5 Myths About Ecotourism

You always have an image in your head whenever you hear “ecotourism”: camping in absolute wilderness, long days of strenuous hiking, cooking meals on a camp stove. However, there is a lot more about ecotourism than enjoying nature on the barest of necessities.

For the International Ecotourism Society, ecotourism is defined as “responsible travel to natural areas that conserves the environment and improves the well-being of local people.” But ecotourism can be more than just that. Here are some ecotourism mythbusters that should redefine the word.

Ecotourism cannot be done in urban areas – Thankfully, ecotourism can be done in big cities, which good news for urbanites who now make up more than half of the world’s population. Ecotourism is all about visiting new places in a responsible and eco-conscious way, whether such places are in a natural area or not. Urban ecotourism includes locally-owned restaurants that source seasonal ingredients from local growers, or spending time in national, regional, and city parks. Use of public transport, bicycles, and ferries, is also part of urban ecotourism, as well as staying in locally-owned or green accommodations.

Ecotourism is all about camping out – There are so many ways to experience ecotourism, from living in a ger in Mongolia to sleeping in a tree-house over the lavender fields of Central Italy, you can come up with your ideal ecotourism activities and accommodations.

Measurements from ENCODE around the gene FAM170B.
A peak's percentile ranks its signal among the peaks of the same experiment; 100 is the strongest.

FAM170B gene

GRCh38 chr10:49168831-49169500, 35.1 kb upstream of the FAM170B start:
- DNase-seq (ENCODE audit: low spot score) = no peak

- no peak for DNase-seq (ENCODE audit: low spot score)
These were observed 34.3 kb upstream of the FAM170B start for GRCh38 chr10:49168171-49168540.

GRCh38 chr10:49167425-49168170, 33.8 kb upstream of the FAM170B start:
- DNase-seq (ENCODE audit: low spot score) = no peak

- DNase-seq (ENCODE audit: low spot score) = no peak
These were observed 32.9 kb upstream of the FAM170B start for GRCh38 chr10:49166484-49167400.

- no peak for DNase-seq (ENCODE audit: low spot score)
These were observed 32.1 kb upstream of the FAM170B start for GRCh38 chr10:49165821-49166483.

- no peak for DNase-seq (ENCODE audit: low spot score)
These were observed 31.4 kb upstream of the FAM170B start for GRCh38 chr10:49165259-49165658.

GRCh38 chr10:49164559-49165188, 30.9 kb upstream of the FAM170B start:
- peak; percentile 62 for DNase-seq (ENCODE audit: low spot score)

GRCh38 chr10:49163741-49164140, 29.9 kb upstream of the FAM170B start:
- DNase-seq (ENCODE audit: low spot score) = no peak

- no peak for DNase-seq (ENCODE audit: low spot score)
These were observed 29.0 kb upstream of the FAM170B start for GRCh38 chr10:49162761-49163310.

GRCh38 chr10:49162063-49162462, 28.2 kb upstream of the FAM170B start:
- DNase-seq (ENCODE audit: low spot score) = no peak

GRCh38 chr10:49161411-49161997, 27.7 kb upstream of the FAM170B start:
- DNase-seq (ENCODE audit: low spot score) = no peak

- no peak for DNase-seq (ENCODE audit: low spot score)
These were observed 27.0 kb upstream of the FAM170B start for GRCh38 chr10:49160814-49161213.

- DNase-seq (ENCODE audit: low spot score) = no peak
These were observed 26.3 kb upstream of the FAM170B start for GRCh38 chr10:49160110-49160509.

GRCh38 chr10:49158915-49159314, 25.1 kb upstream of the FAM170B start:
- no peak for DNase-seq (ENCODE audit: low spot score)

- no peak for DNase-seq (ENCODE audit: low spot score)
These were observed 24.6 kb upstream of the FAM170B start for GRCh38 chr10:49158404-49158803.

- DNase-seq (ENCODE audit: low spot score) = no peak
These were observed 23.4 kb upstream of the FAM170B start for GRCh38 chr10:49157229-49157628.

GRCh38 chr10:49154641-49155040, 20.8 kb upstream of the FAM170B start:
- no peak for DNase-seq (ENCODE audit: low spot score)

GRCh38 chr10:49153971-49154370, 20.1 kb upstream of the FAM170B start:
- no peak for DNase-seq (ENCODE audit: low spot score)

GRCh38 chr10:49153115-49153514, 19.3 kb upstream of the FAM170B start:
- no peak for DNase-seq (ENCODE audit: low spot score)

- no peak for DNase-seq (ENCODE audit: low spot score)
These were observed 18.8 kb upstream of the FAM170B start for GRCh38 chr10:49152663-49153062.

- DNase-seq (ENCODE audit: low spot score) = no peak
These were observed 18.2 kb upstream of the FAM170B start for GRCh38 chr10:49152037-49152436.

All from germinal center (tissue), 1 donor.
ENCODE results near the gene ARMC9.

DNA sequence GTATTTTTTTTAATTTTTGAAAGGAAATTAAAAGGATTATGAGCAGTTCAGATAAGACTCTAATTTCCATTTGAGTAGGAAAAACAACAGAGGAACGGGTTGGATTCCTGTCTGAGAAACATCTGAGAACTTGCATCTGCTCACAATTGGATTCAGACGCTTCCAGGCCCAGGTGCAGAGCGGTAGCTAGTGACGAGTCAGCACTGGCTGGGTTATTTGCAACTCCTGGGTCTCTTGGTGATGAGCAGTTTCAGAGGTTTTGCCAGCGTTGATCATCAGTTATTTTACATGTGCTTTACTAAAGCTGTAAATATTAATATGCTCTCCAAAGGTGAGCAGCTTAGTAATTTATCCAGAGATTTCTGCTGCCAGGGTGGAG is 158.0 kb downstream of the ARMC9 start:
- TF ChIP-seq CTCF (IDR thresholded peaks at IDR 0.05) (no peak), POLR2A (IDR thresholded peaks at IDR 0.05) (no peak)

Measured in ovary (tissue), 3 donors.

Where you go is important – As an eco-tourist, how to get to your destination and navigate around it is just as important as where you stay for the night. Consider finding creative ways to savor your journey, like avoiding freeways and traversing through scenic towns or taking the train and marvel at the landscape through the window. Want a more exotic experience? Take an elephant safari through India or a camel safari through Egypt. Not only it adds a new layer to your experience, but you also reduce carbon footprint.

Ecotourism is just about nature – Ecotourism is also about getting closer to the culture of your destination. For instance, you can take poetry or landscape painting class at Hellenic International Studies in the Arts, located in Greece’s Paros Island. You could also take organic cooking classes or build using sustainable materials on Australia’s Heron Island. On another note, ecotourism brings an opportunity for tourists to volunteer and provide assistance with a variety of projects such as monitoring local wildlife or restoring coral reefs. Volunteering gets you to know about your destination on a different perspective, establish new friendships, practice speaking new languages, and discover a new field of interest.

Ecotourism caters to tourists – Ecotourism is not just about getting away from the stress of life and staying in an exotic accommodation, but also allowing you to experience your destination through the eyes of locals. There are homestaying programs such as CouchSurfing that connects travelers with families who are willing to host your stay for a few days and even show you around while you are there. The local family can provide you inside advice on the best places to eat, hike, swim, and other sites worth visiting.

Source: Bootsnall.com

 
You can leave a response, or trackback from your own site.